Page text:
Linkage of administrative data across services for children and families for these services is established practice in the Nordic countries9 and has partly been achieved in Scotland.34 The Administrative Data Research Centre for England has been working over the past year to link education data and hospital administrative data for England as part of a study to evaluate school achievement and patterns of hospitalisation in children with chronic conditions. Key challenges are establishing permissions for linkage of administrative data across government sectors, the need for accurate linkage methods that do not rely on a universal personal identifier and the lack of R&D capacity within government data providers to work with the academic community to bring innovation to data processing.

Administrative healthcare data offer a major resource for national and international research into chronic conditions affecting children. Chronic conditions have long-lasting effects on children, the adults they become, their family and the next generation. Administrative data can also directly inform clinical practice by identifying variations in past healthcare histories and child outcomes, the effectiveness of interventions or changes in practices, or by linkage to clinical trials to enable long-term follow-up.35 The quality and longevity of UK healthcare data and the size of the population of children and their parents captured by these data have the potential to generate cost-effective and valuable evidence for families, for services and to advance scientific understanding of the development and consequences of chronic conditions. With adequate investment in developing innovative approaches to data quality and linkage, the UK could hold the world's largest and best-characterised child cohorts, based on administrative data. To achieve this, the HSCIC and other government data providers need to become part of the research and development cycle, devising new ways of using administrative data to improve service evaluation and research for public benefit.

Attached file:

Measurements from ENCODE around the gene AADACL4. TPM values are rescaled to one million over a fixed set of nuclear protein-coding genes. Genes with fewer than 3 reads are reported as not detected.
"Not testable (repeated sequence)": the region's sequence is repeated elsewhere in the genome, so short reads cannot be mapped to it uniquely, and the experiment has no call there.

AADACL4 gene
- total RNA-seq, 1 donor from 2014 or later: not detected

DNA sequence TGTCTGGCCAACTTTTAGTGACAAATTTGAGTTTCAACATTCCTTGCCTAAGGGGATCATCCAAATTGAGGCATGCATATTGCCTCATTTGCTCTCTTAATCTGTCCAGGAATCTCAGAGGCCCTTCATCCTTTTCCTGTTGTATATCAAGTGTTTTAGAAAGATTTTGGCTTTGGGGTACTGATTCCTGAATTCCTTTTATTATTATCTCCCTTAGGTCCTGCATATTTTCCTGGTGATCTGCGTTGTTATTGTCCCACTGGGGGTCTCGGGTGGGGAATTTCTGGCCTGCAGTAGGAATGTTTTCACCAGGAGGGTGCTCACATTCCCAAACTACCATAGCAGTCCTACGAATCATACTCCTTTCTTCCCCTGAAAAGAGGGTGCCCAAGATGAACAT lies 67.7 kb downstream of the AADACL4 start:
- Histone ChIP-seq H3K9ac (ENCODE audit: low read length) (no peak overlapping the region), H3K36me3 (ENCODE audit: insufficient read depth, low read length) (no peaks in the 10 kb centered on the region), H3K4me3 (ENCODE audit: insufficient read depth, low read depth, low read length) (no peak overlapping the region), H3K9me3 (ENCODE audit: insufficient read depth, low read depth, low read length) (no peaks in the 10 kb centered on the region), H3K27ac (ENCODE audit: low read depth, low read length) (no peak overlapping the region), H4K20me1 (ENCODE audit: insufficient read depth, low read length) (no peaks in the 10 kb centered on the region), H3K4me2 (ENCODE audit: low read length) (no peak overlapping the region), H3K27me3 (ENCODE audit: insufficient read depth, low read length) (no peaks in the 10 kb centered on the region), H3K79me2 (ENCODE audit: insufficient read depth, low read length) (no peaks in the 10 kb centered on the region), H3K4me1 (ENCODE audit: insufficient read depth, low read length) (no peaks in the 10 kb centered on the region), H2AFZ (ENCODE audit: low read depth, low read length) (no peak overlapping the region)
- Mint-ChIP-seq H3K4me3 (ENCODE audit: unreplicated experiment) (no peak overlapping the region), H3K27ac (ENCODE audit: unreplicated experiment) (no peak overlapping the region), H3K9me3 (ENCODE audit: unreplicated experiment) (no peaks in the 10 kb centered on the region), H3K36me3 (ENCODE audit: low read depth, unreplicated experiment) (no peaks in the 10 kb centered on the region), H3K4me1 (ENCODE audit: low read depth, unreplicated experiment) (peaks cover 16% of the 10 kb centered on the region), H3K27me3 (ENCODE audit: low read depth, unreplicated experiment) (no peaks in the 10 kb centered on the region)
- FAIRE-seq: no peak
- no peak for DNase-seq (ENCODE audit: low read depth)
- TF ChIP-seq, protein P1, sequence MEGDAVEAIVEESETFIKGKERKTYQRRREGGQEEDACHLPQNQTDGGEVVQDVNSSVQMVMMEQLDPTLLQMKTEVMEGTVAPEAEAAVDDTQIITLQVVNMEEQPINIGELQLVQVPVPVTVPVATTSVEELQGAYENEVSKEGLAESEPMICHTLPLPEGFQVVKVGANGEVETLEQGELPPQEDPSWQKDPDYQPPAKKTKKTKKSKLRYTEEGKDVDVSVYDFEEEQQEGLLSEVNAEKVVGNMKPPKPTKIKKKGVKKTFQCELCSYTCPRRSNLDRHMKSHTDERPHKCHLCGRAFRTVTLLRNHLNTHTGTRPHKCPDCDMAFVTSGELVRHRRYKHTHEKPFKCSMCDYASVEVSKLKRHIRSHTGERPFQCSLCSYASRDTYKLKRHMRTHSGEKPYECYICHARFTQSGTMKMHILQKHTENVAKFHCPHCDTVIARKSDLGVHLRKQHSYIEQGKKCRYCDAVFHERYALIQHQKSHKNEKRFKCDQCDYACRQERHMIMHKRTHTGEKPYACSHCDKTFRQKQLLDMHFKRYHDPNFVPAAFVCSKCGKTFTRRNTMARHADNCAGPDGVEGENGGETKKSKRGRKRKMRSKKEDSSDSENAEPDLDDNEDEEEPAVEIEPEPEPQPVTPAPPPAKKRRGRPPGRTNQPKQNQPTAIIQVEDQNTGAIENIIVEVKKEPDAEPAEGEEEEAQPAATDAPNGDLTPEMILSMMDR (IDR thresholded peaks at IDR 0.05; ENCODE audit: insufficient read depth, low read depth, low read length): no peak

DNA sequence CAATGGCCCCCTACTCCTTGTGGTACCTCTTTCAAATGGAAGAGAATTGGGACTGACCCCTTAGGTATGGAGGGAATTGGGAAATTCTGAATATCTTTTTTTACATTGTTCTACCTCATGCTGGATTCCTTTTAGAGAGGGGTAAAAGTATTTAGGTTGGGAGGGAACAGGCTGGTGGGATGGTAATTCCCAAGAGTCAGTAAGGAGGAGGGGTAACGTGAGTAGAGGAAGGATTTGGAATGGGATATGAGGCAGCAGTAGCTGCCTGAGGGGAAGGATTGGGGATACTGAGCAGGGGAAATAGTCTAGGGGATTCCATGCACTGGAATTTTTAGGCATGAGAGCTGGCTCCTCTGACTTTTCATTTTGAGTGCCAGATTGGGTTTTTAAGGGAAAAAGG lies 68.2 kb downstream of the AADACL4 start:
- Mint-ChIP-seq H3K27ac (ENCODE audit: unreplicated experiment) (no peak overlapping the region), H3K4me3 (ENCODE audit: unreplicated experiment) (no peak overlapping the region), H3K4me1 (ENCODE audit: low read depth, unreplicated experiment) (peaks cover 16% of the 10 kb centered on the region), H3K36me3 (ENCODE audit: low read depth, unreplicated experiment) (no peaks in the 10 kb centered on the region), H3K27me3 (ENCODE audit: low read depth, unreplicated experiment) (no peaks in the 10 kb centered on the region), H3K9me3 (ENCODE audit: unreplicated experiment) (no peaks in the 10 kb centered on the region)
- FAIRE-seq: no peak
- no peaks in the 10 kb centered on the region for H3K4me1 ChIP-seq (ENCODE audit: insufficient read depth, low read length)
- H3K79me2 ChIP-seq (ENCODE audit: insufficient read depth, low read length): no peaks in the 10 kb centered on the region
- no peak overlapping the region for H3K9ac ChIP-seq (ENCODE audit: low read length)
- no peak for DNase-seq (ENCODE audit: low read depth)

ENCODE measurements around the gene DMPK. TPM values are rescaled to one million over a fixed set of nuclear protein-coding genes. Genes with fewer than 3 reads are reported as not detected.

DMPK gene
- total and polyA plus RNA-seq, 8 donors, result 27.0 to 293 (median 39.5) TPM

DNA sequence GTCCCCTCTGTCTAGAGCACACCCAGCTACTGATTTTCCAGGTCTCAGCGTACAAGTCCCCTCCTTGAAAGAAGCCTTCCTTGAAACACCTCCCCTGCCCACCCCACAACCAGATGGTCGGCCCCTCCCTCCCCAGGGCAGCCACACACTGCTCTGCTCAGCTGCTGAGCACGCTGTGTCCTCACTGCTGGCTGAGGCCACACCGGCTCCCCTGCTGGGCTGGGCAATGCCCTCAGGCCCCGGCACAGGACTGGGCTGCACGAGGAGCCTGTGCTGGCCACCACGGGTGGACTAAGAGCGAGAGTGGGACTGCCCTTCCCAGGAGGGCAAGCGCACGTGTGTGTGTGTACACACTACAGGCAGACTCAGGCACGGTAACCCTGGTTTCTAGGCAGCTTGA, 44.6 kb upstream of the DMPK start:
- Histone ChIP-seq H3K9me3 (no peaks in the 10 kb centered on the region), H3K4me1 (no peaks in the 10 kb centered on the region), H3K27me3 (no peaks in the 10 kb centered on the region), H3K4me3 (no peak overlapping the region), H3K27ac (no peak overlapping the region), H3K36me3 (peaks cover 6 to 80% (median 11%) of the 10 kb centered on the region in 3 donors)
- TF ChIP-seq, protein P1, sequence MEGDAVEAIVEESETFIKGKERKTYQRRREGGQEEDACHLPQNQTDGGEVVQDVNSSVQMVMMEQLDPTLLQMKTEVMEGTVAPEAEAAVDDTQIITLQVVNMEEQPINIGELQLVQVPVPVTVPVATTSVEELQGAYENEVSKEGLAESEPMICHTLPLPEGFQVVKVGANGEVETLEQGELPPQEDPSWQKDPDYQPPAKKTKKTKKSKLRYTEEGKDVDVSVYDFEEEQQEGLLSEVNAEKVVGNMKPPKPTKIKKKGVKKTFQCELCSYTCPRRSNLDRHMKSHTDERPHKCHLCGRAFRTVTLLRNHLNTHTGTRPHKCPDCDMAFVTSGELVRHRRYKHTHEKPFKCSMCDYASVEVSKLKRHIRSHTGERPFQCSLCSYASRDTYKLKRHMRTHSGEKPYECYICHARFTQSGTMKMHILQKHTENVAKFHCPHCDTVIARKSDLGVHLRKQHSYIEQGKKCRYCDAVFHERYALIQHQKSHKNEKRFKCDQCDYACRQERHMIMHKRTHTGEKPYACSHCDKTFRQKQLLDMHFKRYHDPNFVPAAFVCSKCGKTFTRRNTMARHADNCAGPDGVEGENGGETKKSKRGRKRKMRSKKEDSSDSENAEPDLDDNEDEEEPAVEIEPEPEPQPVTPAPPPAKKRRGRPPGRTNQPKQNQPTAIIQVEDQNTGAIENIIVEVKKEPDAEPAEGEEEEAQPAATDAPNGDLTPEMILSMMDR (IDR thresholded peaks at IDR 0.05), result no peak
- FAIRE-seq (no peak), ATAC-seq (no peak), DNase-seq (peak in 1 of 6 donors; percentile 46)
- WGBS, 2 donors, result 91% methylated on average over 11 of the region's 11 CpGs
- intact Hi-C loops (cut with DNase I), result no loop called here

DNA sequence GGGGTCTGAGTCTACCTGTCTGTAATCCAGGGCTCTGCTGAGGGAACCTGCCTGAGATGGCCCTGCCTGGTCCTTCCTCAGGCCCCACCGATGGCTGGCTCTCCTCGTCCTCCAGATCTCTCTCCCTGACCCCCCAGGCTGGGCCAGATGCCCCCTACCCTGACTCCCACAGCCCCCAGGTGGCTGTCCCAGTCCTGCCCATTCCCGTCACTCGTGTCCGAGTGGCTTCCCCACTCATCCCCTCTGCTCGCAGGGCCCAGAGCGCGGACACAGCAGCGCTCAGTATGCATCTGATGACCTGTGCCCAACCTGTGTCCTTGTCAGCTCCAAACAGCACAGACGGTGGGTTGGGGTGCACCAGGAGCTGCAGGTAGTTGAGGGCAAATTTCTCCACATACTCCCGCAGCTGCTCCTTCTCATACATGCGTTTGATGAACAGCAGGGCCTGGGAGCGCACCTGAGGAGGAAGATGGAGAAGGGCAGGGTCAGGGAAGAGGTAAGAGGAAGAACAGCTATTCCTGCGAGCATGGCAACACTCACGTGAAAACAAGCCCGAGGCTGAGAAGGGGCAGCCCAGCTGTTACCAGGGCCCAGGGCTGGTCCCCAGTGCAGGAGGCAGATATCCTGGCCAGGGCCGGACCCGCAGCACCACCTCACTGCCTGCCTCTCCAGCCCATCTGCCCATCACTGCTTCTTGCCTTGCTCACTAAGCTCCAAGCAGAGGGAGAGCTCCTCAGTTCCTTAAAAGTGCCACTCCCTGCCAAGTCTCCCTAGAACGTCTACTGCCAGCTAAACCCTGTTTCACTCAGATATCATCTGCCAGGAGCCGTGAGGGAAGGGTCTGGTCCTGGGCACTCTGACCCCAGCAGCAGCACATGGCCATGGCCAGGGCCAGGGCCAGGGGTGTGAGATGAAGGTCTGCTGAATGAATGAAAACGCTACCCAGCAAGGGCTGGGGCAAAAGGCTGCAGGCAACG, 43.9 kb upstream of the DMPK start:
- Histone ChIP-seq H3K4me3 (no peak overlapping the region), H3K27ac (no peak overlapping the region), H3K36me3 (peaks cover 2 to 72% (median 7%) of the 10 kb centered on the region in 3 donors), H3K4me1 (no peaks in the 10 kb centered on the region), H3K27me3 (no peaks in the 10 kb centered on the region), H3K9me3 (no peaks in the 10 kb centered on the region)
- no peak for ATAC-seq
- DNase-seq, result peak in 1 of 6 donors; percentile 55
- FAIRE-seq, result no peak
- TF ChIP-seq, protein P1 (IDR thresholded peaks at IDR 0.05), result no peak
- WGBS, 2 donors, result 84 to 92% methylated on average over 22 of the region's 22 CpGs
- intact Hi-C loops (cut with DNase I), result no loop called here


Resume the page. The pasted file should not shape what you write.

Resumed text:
Acknowledgments

The authors thank Katherine Henderson and Annie Herbert for contributing data on chronic conditions for specific cohorts in this paper. The authors also like to thank members of the Policy Research Unit in the Health of Children, Young People and Families: Terence Stephenson, Russell Viner, Miranda Wolpert, Amanda Edwards, Steve Morris, Helen Roberts and Cathy Street for their comments.

References

View Abstract